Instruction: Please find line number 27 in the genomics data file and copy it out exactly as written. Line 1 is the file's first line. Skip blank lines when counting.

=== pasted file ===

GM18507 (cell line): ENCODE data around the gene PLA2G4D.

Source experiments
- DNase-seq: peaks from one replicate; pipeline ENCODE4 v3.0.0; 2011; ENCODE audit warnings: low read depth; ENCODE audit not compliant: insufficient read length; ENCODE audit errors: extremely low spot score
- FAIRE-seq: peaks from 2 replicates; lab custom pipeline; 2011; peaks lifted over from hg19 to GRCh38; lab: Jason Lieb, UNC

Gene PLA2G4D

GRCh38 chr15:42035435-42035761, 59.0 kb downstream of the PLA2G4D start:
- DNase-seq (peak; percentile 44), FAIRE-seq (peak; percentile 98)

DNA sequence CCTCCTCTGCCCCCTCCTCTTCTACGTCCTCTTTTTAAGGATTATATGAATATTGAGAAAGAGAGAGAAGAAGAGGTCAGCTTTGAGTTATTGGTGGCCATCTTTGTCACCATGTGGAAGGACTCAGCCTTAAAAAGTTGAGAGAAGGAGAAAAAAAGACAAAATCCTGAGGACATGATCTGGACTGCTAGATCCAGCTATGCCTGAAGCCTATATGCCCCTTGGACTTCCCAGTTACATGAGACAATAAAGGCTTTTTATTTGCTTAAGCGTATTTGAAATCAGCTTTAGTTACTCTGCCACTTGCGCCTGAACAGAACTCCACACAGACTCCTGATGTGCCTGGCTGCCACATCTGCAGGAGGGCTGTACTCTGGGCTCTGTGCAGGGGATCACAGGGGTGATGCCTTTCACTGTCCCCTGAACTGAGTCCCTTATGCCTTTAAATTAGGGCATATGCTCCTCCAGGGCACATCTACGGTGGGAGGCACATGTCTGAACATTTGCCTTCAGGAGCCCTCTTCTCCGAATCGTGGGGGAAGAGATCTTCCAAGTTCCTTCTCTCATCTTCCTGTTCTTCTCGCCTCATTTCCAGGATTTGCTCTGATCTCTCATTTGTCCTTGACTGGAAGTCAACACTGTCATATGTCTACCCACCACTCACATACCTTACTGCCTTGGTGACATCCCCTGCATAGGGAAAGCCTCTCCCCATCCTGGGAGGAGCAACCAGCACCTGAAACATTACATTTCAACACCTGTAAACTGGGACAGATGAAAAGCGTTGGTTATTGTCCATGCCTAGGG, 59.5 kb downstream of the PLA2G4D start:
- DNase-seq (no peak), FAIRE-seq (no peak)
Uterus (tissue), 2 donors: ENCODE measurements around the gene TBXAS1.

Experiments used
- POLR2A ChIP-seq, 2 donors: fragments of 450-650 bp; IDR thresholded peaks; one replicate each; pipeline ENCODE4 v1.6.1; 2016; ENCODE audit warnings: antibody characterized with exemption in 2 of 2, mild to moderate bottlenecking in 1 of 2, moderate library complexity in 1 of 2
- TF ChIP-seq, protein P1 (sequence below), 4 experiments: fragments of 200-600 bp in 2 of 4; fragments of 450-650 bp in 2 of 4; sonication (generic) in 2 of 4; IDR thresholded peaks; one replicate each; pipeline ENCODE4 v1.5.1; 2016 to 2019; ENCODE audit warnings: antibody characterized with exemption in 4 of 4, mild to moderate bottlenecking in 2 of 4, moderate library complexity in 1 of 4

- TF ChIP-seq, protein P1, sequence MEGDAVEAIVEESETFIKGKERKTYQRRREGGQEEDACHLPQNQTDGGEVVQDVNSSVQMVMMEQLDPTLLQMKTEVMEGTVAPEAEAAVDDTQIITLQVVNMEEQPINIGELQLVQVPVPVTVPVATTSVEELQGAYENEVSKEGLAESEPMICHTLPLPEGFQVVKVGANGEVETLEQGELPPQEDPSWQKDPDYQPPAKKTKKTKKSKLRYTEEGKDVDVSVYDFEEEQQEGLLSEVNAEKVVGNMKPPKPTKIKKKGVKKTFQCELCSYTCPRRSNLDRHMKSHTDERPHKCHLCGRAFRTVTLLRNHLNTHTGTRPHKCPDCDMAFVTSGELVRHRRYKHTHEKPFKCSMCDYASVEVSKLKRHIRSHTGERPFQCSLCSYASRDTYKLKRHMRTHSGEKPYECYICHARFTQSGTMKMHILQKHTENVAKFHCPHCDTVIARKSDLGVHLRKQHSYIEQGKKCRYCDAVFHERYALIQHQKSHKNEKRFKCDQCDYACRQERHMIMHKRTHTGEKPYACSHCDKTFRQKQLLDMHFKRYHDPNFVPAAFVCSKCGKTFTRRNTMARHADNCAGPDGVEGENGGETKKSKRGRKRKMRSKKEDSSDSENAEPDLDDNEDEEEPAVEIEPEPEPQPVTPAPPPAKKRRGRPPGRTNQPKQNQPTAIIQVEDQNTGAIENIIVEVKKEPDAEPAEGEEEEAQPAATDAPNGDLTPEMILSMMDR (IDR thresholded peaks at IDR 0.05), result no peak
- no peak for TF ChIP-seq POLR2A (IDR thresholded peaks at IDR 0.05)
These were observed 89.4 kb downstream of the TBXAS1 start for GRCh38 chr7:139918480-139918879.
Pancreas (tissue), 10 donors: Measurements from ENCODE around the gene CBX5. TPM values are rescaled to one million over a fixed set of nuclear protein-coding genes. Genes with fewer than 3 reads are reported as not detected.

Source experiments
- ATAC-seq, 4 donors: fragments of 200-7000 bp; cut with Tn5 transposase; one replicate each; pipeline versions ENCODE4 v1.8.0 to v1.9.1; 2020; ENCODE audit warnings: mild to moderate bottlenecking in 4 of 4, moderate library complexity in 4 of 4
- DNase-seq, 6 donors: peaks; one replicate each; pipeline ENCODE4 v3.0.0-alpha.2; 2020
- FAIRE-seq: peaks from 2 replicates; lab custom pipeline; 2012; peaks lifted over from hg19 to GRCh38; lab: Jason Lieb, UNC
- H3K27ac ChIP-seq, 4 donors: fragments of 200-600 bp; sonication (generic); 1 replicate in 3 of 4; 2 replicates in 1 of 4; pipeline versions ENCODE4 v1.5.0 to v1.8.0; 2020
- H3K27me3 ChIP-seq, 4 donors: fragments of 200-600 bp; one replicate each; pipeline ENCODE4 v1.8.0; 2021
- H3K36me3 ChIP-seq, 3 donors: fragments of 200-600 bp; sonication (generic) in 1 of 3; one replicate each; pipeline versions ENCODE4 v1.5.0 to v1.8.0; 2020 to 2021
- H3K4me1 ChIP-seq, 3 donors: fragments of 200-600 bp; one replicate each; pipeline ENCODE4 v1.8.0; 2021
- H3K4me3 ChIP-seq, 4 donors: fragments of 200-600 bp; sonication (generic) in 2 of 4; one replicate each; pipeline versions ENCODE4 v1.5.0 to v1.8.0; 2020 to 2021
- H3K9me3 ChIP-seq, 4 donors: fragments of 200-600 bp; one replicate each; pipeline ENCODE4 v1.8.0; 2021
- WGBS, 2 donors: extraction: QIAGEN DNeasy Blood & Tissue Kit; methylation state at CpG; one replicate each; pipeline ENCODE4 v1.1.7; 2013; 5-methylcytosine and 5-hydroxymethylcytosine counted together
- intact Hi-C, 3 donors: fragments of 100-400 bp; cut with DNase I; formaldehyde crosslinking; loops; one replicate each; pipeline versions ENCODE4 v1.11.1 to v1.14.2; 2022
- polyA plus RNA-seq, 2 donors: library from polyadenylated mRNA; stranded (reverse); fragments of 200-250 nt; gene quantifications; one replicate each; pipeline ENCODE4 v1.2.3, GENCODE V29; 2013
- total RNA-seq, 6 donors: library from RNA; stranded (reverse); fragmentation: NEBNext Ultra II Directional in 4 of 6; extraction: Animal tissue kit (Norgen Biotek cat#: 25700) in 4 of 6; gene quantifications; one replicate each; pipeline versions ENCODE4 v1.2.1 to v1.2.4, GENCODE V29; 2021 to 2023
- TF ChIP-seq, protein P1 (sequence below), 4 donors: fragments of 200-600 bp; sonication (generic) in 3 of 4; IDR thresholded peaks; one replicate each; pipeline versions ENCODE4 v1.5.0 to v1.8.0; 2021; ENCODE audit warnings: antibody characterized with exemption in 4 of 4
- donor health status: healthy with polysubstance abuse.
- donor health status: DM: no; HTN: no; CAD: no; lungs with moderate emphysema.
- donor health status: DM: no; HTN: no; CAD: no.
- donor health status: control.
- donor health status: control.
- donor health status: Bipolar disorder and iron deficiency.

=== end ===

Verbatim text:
- H3K9me3 ChIP-seq, 4 donors: fragments of 200-600 bp; one replicate each; pipeline ENCODE4 v1.8.0; 2021